Our small, soft hands blistered quickly at the start of each summer, but Daddy (the maternal grandfather of Clarence Thomas) never let us wear work gloves, which he considered a sign of weakness. After a few weeks of constant work, the bloody blisters gave way to hard-earned calluses that protected us from pain. Long after the fact, it occurred to me that this was a metaphor for life–blisters come before calluses, vulnerability before maturity.
He never praised us, just as he never hugged us. Whenever my grandmother urged him to tell us that we had done a good job, he replied, “That’s their responsibility. Any job worth doing is worth doing right.”
The family farm and our unheated oil truck became my most important classrooms, the schools in which Daddy passed on the wisdom he had acquired in the course of a long life as an ill-educated, modestly successful black man in the Deep South. Despite the hardships he had faced, there was no bitterness or self-pity in his heart. As for bad luck, he didn’t believe in it.
Justice Clarence Thomas, My Grandfather’s Son
Justice Thomas has called his barely literate grandfather, the late Myers Anderson, who raised him and his brother after his father ran off, the greatest man he has ever known. He taught him the value of hard work, self reliance and a striving to achieve against the odds, essential lessons that too many Americans, no matter how well educated, fail to ever learn.
The absolute worst I have ever been treated, the worst things that have been done to me, the worst things that have been said about me, are by northern liberal elites, not by the people of Savannah, Georgia.
Justice Clarence Thomas
One of the more interesting figures in American public life is Justice Clarence Thomas:
Thomas spent his childhood in a place and time in which businesses and government services were legally segregated. In his 2007 memoir, “My Grandfather’s Son,” he described his experience growing up as an African-American Catholic in Georgia during the Jim Crow era. “I was a two-fer for the Klan,” he said.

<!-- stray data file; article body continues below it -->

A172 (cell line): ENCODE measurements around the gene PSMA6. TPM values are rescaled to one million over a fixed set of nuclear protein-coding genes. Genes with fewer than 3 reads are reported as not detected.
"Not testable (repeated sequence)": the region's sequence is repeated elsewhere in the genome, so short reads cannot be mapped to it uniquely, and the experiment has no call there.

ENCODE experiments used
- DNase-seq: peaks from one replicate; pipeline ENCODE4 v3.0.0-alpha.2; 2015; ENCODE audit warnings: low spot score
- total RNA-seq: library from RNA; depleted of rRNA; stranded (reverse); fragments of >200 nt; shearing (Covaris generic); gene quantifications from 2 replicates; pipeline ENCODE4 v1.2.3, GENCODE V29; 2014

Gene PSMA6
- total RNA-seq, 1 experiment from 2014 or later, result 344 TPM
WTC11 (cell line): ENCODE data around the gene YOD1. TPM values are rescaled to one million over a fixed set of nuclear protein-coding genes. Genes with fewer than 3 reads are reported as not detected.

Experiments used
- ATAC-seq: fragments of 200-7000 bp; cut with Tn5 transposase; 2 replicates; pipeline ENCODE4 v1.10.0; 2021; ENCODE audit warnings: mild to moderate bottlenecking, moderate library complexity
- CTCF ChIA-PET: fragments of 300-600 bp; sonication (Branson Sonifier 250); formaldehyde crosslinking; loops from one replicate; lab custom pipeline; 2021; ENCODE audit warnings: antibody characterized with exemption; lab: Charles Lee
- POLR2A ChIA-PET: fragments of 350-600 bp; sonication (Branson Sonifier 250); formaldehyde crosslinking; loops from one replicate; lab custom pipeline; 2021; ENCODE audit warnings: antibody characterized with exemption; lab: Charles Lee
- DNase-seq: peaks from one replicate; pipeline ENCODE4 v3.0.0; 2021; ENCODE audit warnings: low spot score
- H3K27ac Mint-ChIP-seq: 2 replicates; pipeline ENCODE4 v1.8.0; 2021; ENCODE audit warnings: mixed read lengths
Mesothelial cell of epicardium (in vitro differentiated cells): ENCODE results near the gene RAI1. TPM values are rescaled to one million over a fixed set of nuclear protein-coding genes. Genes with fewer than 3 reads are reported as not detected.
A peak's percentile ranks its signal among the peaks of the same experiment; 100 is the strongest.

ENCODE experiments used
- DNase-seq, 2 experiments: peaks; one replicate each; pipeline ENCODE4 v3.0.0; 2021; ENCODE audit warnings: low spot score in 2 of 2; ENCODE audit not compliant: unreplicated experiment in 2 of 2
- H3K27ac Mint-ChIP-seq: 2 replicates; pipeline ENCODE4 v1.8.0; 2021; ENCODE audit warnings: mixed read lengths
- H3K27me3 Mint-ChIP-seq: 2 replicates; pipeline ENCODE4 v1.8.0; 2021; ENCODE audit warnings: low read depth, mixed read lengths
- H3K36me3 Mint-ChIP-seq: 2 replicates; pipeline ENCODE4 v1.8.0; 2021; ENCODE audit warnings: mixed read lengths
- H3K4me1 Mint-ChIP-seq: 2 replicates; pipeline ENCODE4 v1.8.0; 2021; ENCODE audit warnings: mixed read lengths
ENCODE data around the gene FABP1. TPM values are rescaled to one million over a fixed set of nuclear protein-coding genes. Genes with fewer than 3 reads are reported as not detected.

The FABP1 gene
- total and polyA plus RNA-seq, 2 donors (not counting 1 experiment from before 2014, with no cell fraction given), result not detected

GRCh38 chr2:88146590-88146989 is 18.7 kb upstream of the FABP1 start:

Thomas moved north from Georgia and graduated from Yale Law School in 1974. He went on to a successful judicial career that took him all the way to the Supreme Court. Thomas’ views on constitutional issues usually put him on the conservative side of the court, where he has penned opinions intended to rein in affirmative-action laws and overhaul a section of the Civil Rights Act that requires states with histories of discrimination to seek approval from the federal government before altering voting policies.
Throughout his career, Thomas said, he has experienced more instances of discrimination and poor treatment in the North than the South.
“The worst I have been treated was by northern liberal elites. The absolute worst I have ever been treated,” Thomas said. “The worst things that have been done to me, the worst things that have been said about me, by northern liberal elites, not by the people of Savannah, Georgia.”
As one of six Catholics on the court, Thomas also addressed the role his faith plays in his work as a justice.
“I quite frankly don’t know how you do these hard jobs without some faith. I don’t know. Other people can come to you and explain it to you. I have no idea,” he said. “I don’t know how an oath becomes meaningful unless you have faith. Because at the end you say, ‘So help me God.’ And a promise to God is different from a promise to anyone else.”
Go here to read the rest. Thomas was raised by his cantankerous maternal grandfather Myers Anderson, a man with little education but who through hard work built a thriving business selling fuel oil and ice. He worked Clarence and his brother liked rented mules, and imprinted on them the value of hard work, promising them that if they worked hard enough, and got an education, they could be anything they wanted to be, having nothing but scorn for the idea that white racism could stop them. Thomas has said simply that his grandfather is the greatest man he has ever known. Continue Reading